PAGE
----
In June 2011, 16 weeks after giving birth to my first child, I started having symptoms of back pain. As a 23-year-old new mother, I diagnosed myself with all sorts of things. I decided that the pain I was experiencing must be my kidneys reacting to alcohol after such a long time without any, and then I thought it was sciatica pain in my lower back. After 10 days of kidding myself, I undressed and was unable to remove my skinny jeans, because my leg was swollen. It was also discolored, and after a few minutes on the phone with National Health Service Direct – the United Kingdom’s health information line – it was clear I needed to go to the hospital. I drove myself and my 16-week-old daughter to the hospital, where I was instantly given heparin blood thinners and a scan. My DVT was huge, and it was located between my groin and belly button. After a hysterical night in the hospital spent separated from my baby, I was discharged on the oral anticoagulant warfarin.
A week later, I was back in hospital because my symptoms got worse. I was scanned again by the same sonographer I had seen a week earlier. She said, “Last week your clot was huge, now it’s ginormous.” I was taken back into hospital and an IVC filter was inserted into my vein to stop the clot from traveling to my lungs. The filter was removed approximately four months later, when the clot had hardened and was not at risk of traveling through my blood stream. After that, I had an increased INR target, and lived life on warfarin for two years.
During those two years, my husband and I discussed with numerous professionals how we might be able to have another baby. Three years after the birth of our daughter, we welcomed our lovely son. It wasn’t easy. I injected blood thinners daily for the entire time we were trying to conceive, during pregnancy, and for six weeks after the birth of our son. I went to a hospital an hour drive away from me every two weeks for checks, and was then induced, giving birth while managing clotting and bleeding risks.
After settling back into life on warfarin, I decided that it wasn’t for me. It was just too high maintenance for someone like me, who was 26 years old, with a full-time job, and two small children. I started to research alternatives and found out about the new oral anticoagulants, and thankfully my specialist agreed it would be a good move for me to switch to it. The new oral anticoagulant I am taking changed my life. I saw my doctor every six months, and life was good. Thank God for the National Health Service!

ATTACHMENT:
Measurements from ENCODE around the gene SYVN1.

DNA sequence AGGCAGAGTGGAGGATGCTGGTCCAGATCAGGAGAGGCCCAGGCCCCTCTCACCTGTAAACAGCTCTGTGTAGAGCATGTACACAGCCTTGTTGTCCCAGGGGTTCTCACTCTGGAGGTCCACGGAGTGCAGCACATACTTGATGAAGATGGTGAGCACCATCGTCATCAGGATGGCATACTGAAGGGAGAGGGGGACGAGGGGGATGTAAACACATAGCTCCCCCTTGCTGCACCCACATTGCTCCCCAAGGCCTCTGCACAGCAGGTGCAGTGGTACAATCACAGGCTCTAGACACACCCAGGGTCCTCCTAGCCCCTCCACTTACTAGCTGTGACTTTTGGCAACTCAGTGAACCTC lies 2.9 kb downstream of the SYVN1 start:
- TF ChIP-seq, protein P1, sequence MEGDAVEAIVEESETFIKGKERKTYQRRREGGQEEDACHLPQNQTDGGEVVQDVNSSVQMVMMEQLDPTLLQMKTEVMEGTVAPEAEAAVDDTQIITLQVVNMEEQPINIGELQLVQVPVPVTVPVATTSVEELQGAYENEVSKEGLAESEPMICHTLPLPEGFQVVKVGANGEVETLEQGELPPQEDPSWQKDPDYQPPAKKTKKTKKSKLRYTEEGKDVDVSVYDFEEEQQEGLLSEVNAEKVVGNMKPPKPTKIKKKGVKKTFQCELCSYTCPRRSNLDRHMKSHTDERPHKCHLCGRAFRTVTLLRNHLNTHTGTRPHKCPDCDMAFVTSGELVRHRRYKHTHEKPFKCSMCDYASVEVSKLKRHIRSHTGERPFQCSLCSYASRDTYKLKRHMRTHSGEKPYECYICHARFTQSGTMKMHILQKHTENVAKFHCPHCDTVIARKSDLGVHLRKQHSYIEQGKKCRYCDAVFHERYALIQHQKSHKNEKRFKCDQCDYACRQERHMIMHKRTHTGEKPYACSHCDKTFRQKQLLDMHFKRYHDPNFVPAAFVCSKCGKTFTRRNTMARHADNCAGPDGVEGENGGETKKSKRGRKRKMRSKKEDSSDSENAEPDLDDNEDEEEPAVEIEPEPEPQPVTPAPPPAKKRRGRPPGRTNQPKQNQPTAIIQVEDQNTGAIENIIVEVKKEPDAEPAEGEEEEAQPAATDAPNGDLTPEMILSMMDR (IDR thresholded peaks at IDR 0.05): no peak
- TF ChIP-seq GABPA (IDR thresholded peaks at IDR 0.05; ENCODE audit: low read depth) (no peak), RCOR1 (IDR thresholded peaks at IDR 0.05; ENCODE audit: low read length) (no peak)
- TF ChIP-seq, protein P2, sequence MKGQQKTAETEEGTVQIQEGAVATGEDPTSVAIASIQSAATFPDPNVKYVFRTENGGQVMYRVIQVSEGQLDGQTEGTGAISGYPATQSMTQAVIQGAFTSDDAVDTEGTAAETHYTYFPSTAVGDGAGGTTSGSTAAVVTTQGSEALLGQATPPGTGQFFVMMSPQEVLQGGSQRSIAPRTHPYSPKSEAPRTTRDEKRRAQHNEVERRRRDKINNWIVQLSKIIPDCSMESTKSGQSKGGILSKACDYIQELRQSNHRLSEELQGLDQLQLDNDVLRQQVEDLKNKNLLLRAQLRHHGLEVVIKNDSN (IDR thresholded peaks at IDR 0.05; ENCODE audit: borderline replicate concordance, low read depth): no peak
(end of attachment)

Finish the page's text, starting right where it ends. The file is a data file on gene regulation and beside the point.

My next issue was post-thrombotic syndrome. I managed the best I could. I could walk and even jog a little bit, but after a long day, I was in pain. My leg throbbed and the constant feeling of pulling a ball and chain started wearing me down. The turning point for me was a day trip to London in September 2016. A boozy, sightseeing day with the girls turned bad for me when I couldn’t keep up. At 29 years old, I felt very sorry for myself. Have you ever tried to get off a tube, or underground transport, escalator when you can’t lift one of your legs? I hope not, because it’s near impossible and very humiliating.
I started discussing solutions for my post-thrombotic syndrome with my doctor in Manchester, England. He happily referred me to an equally wonderful specialist, based in Nottingham, England, who is well known for helping people with problems like mine. Just before Easter 2017, I went to see him. It was a two-hour drive to get there. My friend came with me, and we made a day of it. The clinic I went to was amazing, and I was able to get everything I needed there. I had an ultrasound on my veins, blood tests, and a visit with my new specialist. I learned that my veins were as horrendous as I expected, and the specialist explained what I already suspected. I had May-Thurner Syndrome, and in essence, my artery had collapsed on top of my vein in my pelvis area, probably following the trauma to the area from my pregnancy. I was sad about how awful the ultrasound results were, but hopeful there would be a solution. I scheduled a procedure to stent my veins, as my specialist was confident we could work it all out.
In May 2017, I went back to the clinic in Nottingham. On the first day, I had another ultrasound, CT scan, and the usual pre-op checks. I cried all day. It was my first-ever operation, and the first time I would be away from the children for two days. I had been to my general practitioner, who gave me anti-anxiety medication to get me through the experience.
The second day, I went to hospital and was put under a general anesthetic. Two surgeons worked on me, one through an opening of my vein in my neck, and the other through an opening at the top of my leg. They both drilled until they met in the middle, and then put stents through the area to keep the veins open. It wasn’t a pleasant experience, and I was in a fog for around a week after, but I felt instantly better. Now, if you have post-thrombotic syndrome, you will know that lying in bed creates a dull aching pain for some people. I had nothing. I didn’t feel any pain at all in my leg.
For two months after the procedure, I could not believe the difference. I wasn’t very brave, because I thought the relief was all in my head. I went back to Nottingham in September 2017 and had another ultrasound scan on my leg. There was nothing there. Nothing at all. Just wonderful, open veins with blood flowing through them. I don’t know when I last felt happiness like that. I was discharged from care at the clinic and off I went, now 30 years old, and back to life without a DVT.
I hope you have found my story useful. If you have a residual DVT and you suffer from any pain, I urge you to speak to your doctors about what opportunities exist to help you. The specialist I saw in Nottingham and the treatment I received there, changed my life.